When summer rains are beating down, it’s good to know that we have a safe place inside. And while (for the most part), our homes are impenetrable, there are preventative measures that should be taken to keep the moisture out. Here are five simple steps to keep the most vulnerable part of your home (the basement) dry during the rainy season.
For more flooded basement tips, check out our Ultimate How-To Guide for a Flooded Basement.
- Get a dehumidifier. As humidifiers are useful in the dry winter, dehumidifiers are equally important during the wet summer. Like it or not, the humid air outside often will find its way into your home, forming condensation on your walls and windows. This condensation can lead to water damage and conditions ripe for mold. Mold weakens your basement walls and makes them more susceptible to leakage, not to mention mold can also make you and your family sick. You can prevent this damage and any further damage by placing a dehumidifier in your basement to take out excess moisture.
- Coating and sealing. It doesn’t matter how old you basement is—as time passes, cracks will begin to form inside your basement’s walls. Water will seep into the soil, and push into those cracks when the soil becomes too full of water. That being said, it’s important to actively seal these cracks and coat walls with water resistant material. For crack sealing, there are many concrete injectors that are made simply for this purpose.
- Maintain your gutters and downspouts. It’s important to keep water away from your home’s foundation. As many homeowners know, this is what your gutters and downspouts are made to do. Yet if your gutters are clogged with leaves, or your downspout is letting out water too close to your home’s foundation, they aren’t serving their purpose. Keep an eye out for overflowing gutters. If you see water dripping over the sides of your gutters, it is a good indication that your gutter system is clogged somewhere. Also, be sure that your landscape discourages water from reaching the foundation of your home.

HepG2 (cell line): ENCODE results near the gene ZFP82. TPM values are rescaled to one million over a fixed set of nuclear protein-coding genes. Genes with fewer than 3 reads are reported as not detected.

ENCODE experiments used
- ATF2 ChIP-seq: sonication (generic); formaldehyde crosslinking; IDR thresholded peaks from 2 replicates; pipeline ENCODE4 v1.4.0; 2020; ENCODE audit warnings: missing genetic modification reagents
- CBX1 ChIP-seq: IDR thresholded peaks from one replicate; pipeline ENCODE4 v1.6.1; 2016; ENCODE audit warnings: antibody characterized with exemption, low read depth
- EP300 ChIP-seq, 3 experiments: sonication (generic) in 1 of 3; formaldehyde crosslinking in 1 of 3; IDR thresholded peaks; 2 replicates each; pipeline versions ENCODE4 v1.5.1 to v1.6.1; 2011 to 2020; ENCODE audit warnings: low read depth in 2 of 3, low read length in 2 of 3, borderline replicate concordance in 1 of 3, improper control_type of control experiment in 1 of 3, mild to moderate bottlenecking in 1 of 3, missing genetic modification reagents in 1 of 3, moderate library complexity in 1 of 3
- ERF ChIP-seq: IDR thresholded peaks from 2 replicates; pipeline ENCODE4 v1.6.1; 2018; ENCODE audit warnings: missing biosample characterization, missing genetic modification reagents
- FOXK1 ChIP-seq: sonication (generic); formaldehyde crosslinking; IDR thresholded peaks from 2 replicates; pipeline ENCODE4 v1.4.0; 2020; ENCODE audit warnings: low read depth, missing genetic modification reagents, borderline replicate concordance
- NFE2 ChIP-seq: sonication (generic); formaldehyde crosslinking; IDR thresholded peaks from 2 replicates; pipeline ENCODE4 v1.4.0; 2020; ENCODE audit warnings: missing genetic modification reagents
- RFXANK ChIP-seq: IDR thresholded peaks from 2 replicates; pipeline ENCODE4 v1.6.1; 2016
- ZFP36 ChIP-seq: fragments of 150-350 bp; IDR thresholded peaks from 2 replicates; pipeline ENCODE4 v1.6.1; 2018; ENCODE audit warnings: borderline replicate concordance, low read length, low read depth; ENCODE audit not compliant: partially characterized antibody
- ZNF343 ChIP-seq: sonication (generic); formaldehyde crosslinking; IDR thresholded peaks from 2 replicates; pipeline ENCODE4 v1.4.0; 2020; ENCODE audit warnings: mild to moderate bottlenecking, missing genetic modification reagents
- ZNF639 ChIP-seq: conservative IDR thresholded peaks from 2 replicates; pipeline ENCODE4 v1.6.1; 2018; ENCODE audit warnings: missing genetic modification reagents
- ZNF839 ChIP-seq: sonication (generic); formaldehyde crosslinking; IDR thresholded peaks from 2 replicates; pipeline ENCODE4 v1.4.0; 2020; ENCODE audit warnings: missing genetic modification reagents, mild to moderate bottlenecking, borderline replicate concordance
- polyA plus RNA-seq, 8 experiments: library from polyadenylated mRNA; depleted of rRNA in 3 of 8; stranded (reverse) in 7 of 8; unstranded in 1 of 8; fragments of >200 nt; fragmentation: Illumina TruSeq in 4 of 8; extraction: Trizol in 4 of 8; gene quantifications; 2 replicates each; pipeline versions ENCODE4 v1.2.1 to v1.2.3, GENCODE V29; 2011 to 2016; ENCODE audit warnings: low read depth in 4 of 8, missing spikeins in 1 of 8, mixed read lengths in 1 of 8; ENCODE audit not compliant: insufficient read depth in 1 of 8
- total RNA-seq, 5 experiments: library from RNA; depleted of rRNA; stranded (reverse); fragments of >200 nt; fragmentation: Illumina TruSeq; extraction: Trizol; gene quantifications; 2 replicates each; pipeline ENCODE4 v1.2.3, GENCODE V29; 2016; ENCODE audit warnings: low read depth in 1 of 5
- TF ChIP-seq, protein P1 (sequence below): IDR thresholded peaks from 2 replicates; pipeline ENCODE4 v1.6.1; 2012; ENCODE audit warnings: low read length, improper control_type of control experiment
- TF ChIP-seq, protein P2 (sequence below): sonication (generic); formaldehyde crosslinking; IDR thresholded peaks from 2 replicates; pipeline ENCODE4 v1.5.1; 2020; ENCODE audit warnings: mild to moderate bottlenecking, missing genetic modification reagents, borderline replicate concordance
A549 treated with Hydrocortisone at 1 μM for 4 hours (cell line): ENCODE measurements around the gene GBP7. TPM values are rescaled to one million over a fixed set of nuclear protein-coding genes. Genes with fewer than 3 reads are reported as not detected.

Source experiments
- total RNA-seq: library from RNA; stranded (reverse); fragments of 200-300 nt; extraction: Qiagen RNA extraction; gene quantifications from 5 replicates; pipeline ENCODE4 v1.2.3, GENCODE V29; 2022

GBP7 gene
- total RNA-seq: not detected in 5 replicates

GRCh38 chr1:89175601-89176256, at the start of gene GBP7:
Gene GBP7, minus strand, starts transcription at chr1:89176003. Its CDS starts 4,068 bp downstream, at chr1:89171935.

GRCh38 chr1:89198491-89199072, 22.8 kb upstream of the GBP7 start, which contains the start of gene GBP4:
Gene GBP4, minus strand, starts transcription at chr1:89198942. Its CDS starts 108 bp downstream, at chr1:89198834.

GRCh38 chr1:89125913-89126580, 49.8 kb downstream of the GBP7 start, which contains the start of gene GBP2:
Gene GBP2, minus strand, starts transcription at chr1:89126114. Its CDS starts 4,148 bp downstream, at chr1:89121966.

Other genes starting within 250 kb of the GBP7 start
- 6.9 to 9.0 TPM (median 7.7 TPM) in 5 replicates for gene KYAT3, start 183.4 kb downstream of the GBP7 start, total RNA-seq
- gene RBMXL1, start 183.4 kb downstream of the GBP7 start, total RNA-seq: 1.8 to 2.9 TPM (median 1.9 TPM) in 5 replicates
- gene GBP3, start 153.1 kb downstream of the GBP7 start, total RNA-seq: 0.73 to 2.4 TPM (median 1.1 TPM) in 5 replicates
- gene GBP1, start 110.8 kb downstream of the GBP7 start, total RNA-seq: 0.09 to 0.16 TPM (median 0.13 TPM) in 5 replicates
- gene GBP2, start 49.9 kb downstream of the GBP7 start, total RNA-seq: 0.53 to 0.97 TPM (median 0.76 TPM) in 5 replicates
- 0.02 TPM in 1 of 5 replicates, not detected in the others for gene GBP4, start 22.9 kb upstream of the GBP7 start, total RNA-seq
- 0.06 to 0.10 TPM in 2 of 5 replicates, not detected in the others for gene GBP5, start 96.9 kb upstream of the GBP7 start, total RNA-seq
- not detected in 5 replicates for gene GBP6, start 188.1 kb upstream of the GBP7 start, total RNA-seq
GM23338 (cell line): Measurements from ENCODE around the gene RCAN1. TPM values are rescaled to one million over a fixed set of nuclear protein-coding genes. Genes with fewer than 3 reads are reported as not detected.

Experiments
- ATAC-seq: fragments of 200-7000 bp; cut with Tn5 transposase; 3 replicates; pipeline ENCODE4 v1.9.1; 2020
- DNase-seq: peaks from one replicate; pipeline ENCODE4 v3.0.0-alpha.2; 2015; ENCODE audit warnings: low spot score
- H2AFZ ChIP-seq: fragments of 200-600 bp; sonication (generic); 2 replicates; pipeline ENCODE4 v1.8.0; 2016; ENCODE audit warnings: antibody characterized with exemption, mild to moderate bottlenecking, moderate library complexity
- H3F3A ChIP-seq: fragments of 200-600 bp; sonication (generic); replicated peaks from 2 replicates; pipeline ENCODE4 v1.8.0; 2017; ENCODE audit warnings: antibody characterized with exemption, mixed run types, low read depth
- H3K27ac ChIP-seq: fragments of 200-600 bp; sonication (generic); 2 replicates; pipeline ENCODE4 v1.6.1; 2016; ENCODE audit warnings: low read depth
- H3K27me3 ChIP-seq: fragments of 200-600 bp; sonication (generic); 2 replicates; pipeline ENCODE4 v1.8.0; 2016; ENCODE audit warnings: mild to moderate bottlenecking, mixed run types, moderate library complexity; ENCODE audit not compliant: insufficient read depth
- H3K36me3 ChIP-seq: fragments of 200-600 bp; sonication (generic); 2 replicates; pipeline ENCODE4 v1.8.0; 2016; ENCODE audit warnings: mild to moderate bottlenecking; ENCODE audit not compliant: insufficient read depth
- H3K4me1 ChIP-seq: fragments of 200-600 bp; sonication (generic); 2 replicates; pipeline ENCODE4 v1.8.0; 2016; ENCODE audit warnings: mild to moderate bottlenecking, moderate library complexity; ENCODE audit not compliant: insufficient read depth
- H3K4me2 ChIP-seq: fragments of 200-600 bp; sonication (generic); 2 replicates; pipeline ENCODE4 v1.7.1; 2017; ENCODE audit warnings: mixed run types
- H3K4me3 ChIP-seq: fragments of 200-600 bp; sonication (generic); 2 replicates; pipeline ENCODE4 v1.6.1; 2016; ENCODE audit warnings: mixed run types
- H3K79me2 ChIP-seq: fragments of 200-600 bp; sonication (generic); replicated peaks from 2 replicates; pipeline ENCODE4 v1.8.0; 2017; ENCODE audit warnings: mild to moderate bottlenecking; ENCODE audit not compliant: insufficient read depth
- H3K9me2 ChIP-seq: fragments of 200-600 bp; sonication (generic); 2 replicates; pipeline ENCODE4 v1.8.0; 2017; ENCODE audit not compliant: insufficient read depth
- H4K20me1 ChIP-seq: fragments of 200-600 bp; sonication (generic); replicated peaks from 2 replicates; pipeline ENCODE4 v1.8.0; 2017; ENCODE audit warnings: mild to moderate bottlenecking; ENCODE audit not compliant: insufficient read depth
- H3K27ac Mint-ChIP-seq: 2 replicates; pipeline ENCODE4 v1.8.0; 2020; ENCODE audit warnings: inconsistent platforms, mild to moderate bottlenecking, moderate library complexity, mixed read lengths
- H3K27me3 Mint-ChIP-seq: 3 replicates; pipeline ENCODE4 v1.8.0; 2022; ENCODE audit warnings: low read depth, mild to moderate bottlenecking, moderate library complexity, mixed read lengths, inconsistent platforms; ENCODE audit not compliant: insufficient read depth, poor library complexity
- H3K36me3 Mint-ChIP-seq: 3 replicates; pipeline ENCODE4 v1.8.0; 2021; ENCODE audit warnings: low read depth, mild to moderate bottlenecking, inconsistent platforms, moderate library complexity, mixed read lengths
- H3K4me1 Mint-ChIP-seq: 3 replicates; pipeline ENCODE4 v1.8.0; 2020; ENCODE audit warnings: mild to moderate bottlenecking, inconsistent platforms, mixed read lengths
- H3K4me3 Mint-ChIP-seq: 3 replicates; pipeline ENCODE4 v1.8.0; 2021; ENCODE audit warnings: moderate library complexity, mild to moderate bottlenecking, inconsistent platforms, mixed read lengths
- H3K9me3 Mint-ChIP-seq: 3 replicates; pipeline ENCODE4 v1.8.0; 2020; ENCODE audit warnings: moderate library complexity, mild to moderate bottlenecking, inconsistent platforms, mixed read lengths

- Check for a drainage system. Make sure that your home has a proper drainage system. Most homes built in modern day are required to have this installed before the house can be put on the market, but it’s always worth your time to check, since it will ensure that whatever water enters your basement doesn’t stay there. If you do not have a drainage system, it is best to call in a professional. But, if you decide to tackle it on your own, take every safety precaution and be wary of sewage and water lines.
- Get a sump pump. Sometimes, despite taking all the previously mentioned precautions, water still gets in. Sump pumps extract water and pump it away any time water gets in your basement. While it may seem like an expensive investment, in the long run, it could save you a fortune in water damage repair. When selecting a sump pump, make sure to also get a battery backup. Many on the market today also have apps that will alert you on your smartphone if a problem is detected or your battery is low.
What if it’s too late? If you’re already noticing water damage or standing water in your basement, it is still not too late to act. Although you may not be able to handle a flooded basement yourself, there are people who are well qualified to help. Contact a professional water damage restoration company as soon as possible to prevent further damage.
About Hays + Sons
For more than 38 years, Hays + Sons has been the property restoration company that families, businesses and schools trust. We’re committed to helping you be prepared when the unexpected strikes, and whether you just want tips for water damage prevention and mitigation or currently have water damage, Hays + Sons has the capacity and expertise to help you get back to normal ASAP.
The compassionate, experienced, and trusted residential restoration experts at Hays + Sons are just a phone call away, 24 hours a day, 7 days a week, 365 days a year.
If you’re in need of water damage restoration, get in touch with us at one of our offices across Indiana or in Cincinnati, Ohio.